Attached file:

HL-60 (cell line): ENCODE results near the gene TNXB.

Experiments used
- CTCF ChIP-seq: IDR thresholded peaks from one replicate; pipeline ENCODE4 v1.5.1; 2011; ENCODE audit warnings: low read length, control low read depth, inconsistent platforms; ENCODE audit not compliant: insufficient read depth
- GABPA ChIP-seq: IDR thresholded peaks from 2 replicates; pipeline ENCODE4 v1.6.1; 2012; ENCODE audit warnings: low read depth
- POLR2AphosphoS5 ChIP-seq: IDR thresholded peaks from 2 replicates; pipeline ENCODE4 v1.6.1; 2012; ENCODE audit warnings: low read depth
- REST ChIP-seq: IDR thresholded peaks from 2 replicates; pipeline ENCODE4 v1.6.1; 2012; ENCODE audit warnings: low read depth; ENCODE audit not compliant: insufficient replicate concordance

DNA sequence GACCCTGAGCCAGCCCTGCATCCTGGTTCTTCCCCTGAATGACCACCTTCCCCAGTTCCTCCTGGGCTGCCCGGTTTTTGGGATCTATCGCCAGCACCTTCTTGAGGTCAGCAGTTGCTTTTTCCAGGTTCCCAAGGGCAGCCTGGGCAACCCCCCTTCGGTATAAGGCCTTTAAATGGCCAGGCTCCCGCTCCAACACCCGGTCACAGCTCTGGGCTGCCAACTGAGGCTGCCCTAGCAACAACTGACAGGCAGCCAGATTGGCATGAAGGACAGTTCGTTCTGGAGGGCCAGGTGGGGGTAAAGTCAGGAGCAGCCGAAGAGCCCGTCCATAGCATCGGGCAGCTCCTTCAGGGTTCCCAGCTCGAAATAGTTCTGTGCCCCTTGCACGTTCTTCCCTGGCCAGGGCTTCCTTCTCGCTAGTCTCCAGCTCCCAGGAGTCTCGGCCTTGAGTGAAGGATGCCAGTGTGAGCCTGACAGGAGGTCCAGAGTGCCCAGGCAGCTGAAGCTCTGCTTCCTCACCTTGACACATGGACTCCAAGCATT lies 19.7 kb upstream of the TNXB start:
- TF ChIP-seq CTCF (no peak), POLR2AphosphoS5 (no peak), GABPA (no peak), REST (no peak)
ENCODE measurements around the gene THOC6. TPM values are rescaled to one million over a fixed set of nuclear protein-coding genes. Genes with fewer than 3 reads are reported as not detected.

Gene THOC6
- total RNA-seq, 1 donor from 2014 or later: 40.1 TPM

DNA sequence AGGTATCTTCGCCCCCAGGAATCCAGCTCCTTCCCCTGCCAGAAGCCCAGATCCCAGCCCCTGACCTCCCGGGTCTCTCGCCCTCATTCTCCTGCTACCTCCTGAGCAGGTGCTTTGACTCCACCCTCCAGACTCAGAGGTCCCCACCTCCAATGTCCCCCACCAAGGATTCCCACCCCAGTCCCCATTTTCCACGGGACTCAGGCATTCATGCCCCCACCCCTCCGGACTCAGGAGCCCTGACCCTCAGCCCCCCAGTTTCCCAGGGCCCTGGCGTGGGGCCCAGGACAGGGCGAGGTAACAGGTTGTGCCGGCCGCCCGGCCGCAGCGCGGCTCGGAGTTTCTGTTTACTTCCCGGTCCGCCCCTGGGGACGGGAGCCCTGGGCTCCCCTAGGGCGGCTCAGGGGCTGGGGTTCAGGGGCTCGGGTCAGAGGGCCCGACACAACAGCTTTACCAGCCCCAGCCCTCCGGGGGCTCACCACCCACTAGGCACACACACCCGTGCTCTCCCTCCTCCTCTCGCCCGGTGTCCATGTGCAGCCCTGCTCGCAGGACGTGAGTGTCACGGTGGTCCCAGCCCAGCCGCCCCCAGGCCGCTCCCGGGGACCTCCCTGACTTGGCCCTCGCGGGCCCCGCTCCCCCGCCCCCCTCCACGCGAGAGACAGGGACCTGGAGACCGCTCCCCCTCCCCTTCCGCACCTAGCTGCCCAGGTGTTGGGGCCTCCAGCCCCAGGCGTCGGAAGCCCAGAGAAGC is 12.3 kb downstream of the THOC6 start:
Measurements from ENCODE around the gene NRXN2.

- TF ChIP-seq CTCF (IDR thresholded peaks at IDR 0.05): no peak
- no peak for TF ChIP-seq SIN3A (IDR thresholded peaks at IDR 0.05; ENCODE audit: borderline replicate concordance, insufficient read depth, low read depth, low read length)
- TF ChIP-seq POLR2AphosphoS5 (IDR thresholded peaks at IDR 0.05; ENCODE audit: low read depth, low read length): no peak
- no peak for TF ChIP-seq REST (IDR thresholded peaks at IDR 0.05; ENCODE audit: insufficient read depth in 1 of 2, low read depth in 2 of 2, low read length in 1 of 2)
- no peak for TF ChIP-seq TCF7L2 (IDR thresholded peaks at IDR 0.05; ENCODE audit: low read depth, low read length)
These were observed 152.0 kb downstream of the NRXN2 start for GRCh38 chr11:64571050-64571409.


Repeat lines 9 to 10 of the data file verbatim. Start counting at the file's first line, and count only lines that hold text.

ENCODE measurements around the gene THOC6. TPM values are rescaled to one million over a fixed set of nuclear protein-coding genes. Genes with fewer than 3 reads are reported as not detected.

Gene THOC6